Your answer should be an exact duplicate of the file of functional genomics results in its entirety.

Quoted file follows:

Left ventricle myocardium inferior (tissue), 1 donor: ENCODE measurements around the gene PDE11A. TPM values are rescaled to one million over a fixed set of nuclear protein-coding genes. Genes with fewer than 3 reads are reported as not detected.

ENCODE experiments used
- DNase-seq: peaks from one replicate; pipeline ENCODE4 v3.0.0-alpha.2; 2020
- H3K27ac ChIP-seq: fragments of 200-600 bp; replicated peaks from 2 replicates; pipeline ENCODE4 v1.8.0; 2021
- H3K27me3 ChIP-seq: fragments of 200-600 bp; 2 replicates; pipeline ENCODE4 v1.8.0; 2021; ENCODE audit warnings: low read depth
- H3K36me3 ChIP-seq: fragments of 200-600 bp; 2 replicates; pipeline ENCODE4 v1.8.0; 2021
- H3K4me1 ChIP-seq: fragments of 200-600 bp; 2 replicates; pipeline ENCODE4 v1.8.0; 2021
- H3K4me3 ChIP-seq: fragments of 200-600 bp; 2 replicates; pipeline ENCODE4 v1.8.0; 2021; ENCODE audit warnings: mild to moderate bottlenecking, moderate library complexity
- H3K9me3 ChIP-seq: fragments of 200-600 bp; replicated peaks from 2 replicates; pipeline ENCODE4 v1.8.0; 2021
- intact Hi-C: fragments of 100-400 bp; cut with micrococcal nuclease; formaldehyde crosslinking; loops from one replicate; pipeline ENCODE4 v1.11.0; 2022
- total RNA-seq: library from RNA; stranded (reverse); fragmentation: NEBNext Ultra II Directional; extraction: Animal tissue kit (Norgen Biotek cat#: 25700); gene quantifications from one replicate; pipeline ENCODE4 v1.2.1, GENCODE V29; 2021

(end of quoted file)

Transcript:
Left ventricle myocardium inferior (tissue), 1 donor: ENCODE measurements around the gene PDE11A. TPM values are rescaled to one million over a fixed set of nuclear protein-coding genes. Genes with fewer than 3 reads are reported as not detected.

ENCODE experiments used
- DNase-seq: peaks from one replicate; pipeline ENCODE4 v3.0.0-alpha.2; 2020
- H3K27ac ChIP-seq: fragments of 200-600 bp; replicated peaks from 2 replicates; pipeline ENCODE4 v1.8.0; 2021
- H3K27me3 ChIP-seq: fragments of 200-600 bp; 2 replicates; pipeline ENCODE4 v1.8.0; 2021; ENCODE audit warnings: low read depth
- H3K36me3 ChIP-seq: fragments of 200-600 bp; 2 replicates; pipeline ENCODE4 v1.8.0; 2021
- H3K4me1 ChIP-seq: fragments of 200-600 bp; 2 replicates; pipeline ENCODE4 v1.8.0; 2021
- H3K4me3 ChIP-seq: fragments of 200-600 bp; 2 replicates; pipeline ENCODE4 v1.8.0; 2021; ENCODE audit warnings: mild to moderate bottlenecking, moderate library complexity
- H3K9me3 ChIP-seq: fragments of 200-600 bp; replicated peaks from 2 replicates; pipeline ENCODE4 v1.8.0; 2021
- intact Hi-C: fragments of 100-400 bp; cut with micrococcal nuclease; formaldehyde crosslinking; loops from one replicate; pipeline ENCODE4 v1.11.0; 2022
- total RNA-seq: library from RNA; stranded (reverse); fragmentation: NEBNext Ultra II Directional; extraction: Animal tissue kit (Norgen Biotek cat#: 25700); gene quantifications from one replicate; pipeline ENCODE4 v1.2.1, GENCODE V29; 2021